* What: "The Wizard of Oz."
* When: 6:30 p.m. tonight and noon Saturday.
* Where: Chattanooga School for the Arts and Sciences, 865 E. Third St.
* Admission: $5 donation.
* Information: 209-5816 or 209-5812.
The large theater inside the Chattanooga School for the Arts and Sciences is empty, but onstage, seven CSAS first- and second-graders are learning to be Winkies, clawing at the air and eeking.
The two girls and five boys are learning to be menacing characters from "The Wizard of Oz," a combination of the flying monkeys and the Winkies (the Wicked Witch's guards, who knew?). They have a hard time looking anything but angelic, though, because of the constant smiling and giggling.
Over the next 90 minutes they learn such lines as "Nope, nope, nope," "Yup, yup, yup," "Woooop" and a few more complicated ones about not messing with the witch, along with a song celebrating her fate. No spoiler here.
Also onstage are director James Scotland IV and two older CSAS students, one playing the Wicked Witch of the West and the other a fourth-grader named Owen. As assistant director, it fell to Owen to read the lines of Dorothy, Glenda the Good Witch and the other main characters in "The Wizard of Oz," who were rehearsing in the school's auxiliary gym with Dan Watson, another Missoula director.
Forty one CSAS students and two from Red Bank Middle were chosen to be in the play during an audition Monday. The nine in the auditorium were meeting with Scotland for the first time to begin learning their parts for the play, which will be presented at the school on Friday and Saturday.
At CSAS they will work with the 43 young actors -- grades kindergarten through 11th -- with rehearsals running from 4 to 8:30 p.m. each day in preparation for the hour-long shows this weekend.
The tornado-quick turnaround is all part of the process for the Missoula Children's Theatre, whose directors travel the country, helping schools produce such shows.
Two weeks ago, Scotland and fellow director Dan Watson worked with students at Fairyland Elementary School on Lookout Mountain in producing "Wizard." Missoula has done several shows over the years with the school, according to Principal Jeremy Roerdink.
"This was the best show in the last couple of years that we've had," he says. "We had about 60 students with 80 that tried out in grades K through five. We like it because exposes them to alternate forms of an educational experience."
CSAS worked with Missoula last summer to produce "The Frog Prince" at the school, according to parent/volunteer Heather McClendon.
"We don't have a theater program at the school, so this is a chance for the kids to do a play," she says.
Onstage in CSAS' larger theater on Monday, Scotland professionally and patiently puts the kids through their paces, doing his best to hold their attention while teaching them their roles. At one point he pauses while teaching them how to "eek!" because one of the boys notices the lining on his jacket is caught in his zipper and is engrossed in getting it fixed.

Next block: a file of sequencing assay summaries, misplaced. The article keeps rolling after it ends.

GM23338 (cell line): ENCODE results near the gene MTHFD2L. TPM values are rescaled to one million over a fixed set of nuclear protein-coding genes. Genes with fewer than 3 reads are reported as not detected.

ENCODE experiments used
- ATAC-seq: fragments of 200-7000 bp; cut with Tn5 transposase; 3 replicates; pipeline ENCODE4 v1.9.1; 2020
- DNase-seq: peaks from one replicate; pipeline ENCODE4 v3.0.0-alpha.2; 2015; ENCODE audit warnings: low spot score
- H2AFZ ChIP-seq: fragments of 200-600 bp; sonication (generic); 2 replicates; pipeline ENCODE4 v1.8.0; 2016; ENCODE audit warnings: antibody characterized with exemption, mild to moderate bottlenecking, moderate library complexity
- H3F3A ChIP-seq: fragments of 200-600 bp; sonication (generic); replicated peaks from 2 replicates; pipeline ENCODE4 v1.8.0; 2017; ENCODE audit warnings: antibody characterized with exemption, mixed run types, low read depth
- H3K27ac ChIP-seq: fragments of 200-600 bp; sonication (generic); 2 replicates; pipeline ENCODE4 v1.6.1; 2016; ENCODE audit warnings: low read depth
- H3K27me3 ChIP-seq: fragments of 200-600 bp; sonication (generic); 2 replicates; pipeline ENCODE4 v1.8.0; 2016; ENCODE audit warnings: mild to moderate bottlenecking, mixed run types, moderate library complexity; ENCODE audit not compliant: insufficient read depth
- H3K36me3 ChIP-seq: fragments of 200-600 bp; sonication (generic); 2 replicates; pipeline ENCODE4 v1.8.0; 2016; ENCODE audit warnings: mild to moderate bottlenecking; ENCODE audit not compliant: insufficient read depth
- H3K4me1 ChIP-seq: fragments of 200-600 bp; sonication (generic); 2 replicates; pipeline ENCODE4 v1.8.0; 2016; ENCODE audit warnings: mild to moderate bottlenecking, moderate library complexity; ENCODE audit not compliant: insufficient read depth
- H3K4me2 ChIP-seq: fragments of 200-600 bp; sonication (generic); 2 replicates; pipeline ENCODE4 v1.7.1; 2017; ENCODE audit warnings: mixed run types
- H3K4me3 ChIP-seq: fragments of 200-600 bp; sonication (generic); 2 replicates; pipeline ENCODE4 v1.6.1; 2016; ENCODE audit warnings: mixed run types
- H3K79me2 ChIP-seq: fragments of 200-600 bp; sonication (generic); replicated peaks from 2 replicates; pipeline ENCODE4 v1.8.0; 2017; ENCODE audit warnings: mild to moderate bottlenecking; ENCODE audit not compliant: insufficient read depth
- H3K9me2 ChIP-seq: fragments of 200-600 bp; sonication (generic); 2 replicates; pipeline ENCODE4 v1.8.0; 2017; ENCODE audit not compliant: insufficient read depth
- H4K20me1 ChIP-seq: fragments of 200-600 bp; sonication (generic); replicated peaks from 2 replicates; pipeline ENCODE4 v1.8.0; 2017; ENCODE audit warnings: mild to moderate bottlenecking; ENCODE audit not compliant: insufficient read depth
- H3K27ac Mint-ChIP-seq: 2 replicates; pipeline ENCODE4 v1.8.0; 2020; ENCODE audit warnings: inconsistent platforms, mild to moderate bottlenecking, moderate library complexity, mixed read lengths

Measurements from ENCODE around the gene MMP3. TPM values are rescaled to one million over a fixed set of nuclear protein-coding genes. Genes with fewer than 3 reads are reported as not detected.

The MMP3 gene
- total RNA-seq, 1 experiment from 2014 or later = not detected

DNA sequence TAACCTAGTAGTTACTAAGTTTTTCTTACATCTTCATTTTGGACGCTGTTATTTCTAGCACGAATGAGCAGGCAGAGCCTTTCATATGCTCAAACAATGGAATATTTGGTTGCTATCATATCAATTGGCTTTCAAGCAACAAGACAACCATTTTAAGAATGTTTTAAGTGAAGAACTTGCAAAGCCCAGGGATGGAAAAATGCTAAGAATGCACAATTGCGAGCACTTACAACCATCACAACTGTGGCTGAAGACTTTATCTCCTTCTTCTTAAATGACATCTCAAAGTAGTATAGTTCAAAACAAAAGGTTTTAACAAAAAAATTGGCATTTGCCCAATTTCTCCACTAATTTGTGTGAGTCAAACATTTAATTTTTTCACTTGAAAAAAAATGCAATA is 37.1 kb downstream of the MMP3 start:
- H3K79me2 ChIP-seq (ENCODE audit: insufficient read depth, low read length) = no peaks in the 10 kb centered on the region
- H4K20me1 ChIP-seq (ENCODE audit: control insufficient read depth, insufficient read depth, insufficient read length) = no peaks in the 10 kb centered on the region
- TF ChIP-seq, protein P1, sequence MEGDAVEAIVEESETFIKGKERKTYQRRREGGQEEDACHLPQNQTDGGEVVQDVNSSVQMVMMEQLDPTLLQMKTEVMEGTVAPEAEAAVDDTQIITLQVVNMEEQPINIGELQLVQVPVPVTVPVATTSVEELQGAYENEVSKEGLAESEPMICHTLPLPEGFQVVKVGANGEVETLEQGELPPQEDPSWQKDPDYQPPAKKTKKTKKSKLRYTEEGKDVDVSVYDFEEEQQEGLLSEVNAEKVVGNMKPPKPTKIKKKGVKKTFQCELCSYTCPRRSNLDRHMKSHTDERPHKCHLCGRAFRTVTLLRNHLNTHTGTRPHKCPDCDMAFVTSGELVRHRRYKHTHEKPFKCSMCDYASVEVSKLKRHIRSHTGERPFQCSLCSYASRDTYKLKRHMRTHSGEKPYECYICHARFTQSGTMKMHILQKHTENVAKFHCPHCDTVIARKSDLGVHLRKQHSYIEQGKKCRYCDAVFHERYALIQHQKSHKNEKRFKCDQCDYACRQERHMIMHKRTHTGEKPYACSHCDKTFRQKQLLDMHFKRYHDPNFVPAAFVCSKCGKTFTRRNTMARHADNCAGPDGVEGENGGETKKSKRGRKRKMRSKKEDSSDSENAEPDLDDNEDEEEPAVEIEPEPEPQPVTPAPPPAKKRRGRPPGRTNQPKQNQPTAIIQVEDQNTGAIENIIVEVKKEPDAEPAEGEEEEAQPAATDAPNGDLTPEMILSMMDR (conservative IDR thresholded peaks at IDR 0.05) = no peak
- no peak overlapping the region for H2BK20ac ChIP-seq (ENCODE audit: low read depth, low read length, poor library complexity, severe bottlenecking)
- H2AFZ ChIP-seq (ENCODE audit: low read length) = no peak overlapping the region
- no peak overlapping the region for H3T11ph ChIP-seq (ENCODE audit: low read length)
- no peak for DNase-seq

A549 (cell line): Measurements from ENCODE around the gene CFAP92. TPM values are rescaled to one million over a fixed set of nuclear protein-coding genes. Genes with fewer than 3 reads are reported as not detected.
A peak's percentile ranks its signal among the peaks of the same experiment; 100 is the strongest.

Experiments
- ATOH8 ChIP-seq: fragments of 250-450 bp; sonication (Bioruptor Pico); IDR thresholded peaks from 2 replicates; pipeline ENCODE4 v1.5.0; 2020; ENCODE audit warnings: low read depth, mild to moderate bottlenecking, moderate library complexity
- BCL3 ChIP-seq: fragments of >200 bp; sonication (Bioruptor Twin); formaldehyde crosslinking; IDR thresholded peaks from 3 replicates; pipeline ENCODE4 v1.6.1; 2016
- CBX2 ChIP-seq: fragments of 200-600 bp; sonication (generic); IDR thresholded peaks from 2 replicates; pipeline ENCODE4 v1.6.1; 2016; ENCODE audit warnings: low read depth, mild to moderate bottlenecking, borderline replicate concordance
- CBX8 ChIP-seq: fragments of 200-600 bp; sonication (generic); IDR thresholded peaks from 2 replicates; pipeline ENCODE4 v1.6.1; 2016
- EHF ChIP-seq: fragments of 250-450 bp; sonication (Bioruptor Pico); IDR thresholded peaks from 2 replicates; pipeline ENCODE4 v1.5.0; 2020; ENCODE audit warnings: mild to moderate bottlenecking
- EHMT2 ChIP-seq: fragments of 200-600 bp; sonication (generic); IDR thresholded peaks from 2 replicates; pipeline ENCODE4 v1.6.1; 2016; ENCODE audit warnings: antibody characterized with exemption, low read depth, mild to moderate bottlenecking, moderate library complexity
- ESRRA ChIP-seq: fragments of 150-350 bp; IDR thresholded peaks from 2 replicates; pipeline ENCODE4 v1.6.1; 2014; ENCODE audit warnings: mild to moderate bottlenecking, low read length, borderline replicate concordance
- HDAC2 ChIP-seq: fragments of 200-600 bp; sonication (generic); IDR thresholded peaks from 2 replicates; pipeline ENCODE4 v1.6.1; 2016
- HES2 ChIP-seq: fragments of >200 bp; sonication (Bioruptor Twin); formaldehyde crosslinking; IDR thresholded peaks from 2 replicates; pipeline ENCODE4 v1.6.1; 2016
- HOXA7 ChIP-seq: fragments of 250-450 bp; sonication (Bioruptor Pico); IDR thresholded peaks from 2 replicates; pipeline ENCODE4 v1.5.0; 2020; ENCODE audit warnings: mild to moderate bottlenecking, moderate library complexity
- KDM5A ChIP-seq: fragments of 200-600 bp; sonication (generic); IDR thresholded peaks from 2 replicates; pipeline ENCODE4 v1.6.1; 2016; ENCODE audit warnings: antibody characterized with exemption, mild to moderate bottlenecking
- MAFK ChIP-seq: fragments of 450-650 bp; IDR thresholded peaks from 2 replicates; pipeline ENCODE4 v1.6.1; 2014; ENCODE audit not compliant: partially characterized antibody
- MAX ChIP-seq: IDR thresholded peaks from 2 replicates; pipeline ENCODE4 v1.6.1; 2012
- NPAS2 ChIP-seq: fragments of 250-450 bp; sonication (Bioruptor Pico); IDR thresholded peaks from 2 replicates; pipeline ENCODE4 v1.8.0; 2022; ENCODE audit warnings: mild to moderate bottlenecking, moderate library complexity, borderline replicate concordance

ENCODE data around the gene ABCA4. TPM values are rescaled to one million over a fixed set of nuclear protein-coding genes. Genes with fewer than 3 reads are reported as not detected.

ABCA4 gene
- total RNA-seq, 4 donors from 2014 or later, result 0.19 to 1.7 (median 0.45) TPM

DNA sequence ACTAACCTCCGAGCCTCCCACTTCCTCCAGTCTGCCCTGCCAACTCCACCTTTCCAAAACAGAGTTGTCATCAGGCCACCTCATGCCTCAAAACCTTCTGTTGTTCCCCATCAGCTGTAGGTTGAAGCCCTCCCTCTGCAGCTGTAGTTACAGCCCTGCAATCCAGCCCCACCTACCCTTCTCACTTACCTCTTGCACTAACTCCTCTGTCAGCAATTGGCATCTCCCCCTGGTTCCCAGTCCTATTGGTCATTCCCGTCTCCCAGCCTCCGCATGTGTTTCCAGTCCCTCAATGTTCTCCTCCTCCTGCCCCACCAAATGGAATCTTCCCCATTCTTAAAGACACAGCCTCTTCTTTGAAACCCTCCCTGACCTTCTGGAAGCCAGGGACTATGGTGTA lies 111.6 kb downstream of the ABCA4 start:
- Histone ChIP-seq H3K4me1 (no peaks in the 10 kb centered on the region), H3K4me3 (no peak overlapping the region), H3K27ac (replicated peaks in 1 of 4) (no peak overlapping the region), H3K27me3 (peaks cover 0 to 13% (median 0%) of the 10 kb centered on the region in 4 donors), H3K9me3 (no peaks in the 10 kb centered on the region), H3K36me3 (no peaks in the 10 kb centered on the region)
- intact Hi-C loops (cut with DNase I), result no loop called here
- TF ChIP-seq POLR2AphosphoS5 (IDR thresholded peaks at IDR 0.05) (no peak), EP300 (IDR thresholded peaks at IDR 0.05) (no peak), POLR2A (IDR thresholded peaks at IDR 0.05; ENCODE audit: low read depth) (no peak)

The same youngster earlier had punched an imaginary wall on stage and made a great show of tending to his injured hand, opening and closing it and trying to shake out the stinger.
"You're not really hurt because the wall doesn't really exist," Scotland admonished.
The director was later interrupted in mid-sentence by a voice from the back announcing, "I have to go to the bathroom." A show of hands indicated the young thespian was not alone and Scotland told the kids to take 10.
"It's all about repetition and keeping them busy," he says during the break.
After the break, you see the fruits of his methods taking shape as the young actors go through their scenes two and three times. Each is better than the last.
McClendon says that, as part of the agreement with Missoula, the school has several obligations, including providing publicity, paying a fee, providing rehearsal and performance spaces and hotel rooms for the directors. Missoula brings a truck full of props and costumes, and the school keeps any proceeds earned during the performances.
Watching the play come together in a week is the fun part, she says.
"It really is remarkable what they do. The performance this summer was wonderful. We had kids singing that we didn't even know could sing."
Scotland says that helping a young person find his or her inner actor is the thrill of the job. His favorite experience was watching a young boy in another play in another city take on the role of a dog.
"It was a non-speaking part and he did phenomenally well. He added his own parts and just did great."
It wasn't until afterward that Scotland learned the young man had Asperger's syndrome.